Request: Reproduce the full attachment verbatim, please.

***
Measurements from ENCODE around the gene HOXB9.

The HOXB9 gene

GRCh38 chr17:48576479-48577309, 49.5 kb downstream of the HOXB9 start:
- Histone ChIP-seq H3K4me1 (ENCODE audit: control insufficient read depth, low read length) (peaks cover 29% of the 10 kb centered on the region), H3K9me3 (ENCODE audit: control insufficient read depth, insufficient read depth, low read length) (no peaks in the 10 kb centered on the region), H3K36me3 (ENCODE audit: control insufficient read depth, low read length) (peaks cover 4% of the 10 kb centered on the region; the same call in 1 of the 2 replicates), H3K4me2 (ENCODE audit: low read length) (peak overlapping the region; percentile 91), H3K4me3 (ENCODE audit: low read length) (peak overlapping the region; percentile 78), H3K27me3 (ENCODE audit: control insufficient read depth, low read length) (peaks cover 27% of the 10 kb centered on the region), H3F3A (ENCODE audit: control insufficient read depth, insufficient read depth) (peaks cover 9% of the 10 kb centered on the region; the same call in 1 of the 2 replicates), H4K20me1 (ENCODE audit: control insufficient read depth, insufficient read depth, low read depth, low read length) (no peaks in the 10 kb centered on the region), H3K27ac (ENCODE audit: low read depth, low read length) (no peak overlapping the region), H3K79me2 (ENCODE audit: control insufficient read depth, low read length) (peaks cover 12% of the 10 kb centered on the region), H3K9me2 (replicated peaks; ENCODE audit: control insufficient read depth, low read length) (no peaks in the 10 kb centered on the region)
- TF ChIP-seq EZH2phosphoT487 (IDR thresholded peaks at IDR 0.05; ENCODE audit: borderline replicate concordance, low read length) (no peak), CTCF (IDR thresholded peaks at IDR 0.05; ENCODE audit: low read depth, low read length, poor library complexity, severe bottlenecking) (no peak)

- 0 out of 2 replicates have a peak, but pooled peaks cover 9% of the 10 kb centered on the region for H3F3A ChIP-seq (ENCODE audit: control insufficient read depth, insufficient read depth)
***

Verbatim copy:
Measurements from ENCODE around the gene HOXB9.

The HOXB9 gene

GRCh38 chr17:48576479-48577309, 49.5 kb downstream of the HOXB9 start:
- Histone ChIP-seq H3K4me1 (ENCODE audit: control insufficient read depth, low read length) (peaks cover 29% of the 10 kb centered on the region), H3K9me3 (ENCODE audit: control insufficient read depth, insufficient read depth, low read length) (no peaks in the 10 kb centered on the region), H3K36me3 (ENCODE audit: control insufficient read depth, low read length) (peaks cover 4% of the 10 kb centered on the region; the same call in 1 of the 2 replicates), H3K4me2 (ENCODE audit: low read length) (peak overlapping the region; percentile 91), H3K4me3 (ENCODE audit: low read length) (peak overlapping the region; percentile 78), H3K27me3 (ENCODE audit: control insufficient read depth, low read length) (peaks cover 27% of the 10 kb centered on the region), H3F3A (ENCODE audit: control insufficient read depth, insufficient read depth) (peaks cover 9% of the 10 kb centered on the region; the same call in 1 of the 2 replicates), H4K20me1 (ENCODE audit: control insufficient read depth, insufficient read depth, low read depth, low read length) (no peaks in the 10 kb centered on the region), H3K27ac (ENCODE audit: low read depth, low read length) (no peak overlapping the region), H3K79me2 (ENCODE audit: control insufficient read depth, low read length) (peaks cover 12% of the 10 kb centered on the region), H3K9me2 (replicated peaks; ENCODE audit: control insufficient read depth, low read length) (no peaks in the 10 kb centered on the region)
- TF ChIP-seq EZH2phosphoT487 (IDR thresholded peaks at IDR 0.05; ENCODE audit: borderline replicate concordance, low read length) (no peak), CTCF (IDR thresholded peaks at IDR 0.05; ENCODE audit: low read depth, low read length, poor library complexity, severe bottlenecking) (no peak)

- 0 out of 2 replicates have a peak, but pooled peaks cover 9% of the 10 kb centered on the region for H3F3A ChIP-seq (ENCODE audit: control insufficient read depth, insufficient read depth)